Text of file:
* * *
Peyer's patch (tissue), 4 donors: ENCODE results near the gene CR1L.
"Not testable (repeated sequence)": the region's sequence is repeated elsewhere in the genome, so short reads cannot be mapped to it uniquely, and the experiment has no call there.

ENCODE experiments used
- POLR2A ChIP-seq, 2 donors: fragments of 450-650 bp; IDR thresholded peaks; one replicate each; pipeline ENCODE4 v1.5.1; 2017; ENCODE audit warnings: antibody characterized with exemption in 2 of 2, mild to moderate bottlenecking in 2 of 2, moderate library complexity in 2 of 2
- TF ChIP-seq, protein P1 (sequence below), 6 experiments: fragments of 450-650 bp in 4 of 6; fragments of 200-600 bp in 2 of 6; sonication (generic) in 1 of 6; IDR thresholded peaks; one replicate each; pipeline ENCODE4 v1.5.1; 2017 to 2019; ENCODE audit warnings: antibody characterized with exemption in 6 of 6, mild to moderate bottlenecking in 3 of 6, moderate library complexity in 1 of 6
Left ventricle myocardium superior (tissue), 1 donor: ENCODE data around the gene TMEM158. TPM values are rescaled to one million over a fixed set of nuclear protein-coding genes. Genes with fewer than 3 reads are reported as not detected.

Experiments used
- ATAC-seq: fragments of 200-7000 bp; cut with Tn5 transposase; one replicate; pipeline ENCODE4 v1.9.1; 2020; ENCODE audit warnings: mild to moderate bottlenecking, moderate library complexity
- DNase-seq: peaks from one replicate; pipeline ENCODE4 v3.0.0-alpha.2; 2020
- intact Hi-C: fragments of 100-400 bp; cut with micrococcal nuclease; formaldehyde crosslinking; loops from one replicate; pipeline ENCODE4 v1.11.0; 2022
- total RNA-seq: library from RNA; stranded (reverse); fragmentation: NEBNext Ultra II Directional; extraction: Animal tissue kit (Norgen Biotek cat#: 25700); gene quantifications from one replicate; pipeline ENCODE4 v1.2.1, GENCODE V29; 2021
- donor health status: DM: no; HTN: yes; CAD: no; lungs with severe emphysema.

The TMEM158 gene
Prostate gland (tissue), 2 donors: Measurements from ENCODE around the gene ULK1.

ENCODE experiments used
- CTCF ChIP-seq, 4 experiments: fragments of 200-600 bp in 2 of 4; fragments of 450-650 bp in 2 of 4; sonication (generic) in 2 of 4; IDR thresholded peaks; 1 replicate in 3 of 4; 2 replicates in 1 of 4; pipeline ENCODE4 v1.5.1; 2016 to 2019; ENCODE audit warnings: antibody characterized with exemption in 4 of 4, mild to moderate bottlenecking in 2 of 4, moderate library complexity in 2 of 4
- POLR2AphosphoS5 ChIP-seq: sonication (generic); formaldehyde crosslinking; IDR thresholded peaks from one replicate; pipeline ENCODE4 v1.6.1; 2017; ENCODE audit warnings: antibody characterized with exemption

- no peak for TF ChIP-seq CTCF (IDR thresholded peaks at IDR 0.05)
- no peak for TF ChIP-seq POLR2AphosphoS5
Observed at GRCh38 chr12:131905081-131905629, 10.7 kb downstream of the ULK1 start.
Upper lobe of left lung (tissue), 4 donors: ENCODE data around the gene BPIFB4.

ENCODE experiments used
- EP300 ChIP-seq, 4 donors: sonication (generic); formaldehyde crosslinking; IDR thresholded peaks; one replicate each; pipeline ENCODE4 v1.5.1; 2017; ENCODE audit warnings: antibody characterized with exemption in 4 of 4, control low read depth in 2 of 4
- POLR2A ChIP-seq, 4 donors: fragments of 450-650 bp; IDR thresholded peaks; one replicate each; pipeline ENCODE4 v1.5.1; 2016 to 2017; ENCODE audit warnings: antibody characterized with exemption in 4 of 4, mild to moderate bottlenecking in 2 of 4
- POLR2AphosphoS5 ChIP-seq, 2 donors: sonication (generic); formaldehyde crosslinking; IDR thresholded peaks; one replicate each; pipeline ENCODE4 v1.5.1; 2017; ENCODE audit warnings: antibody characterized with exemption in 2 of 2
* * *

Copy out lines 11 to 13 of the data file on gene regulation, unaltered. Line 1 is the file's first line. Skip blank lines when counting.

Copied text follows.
- total RNA-seq: library from RNA; stranded (reverse); fragmentation: NEBNext Ultra II Directional; extraction: Animal tissue kit (Norgen Biotek cat#: 25700); gene quantifications from one replicate; pipeline ENCODE4 v1.2.1, GENCODE V29; 2021
- donor health status: DM: no; HTN: yes; CAD: no; lungs with severe emphysema.

The TMEM158 gene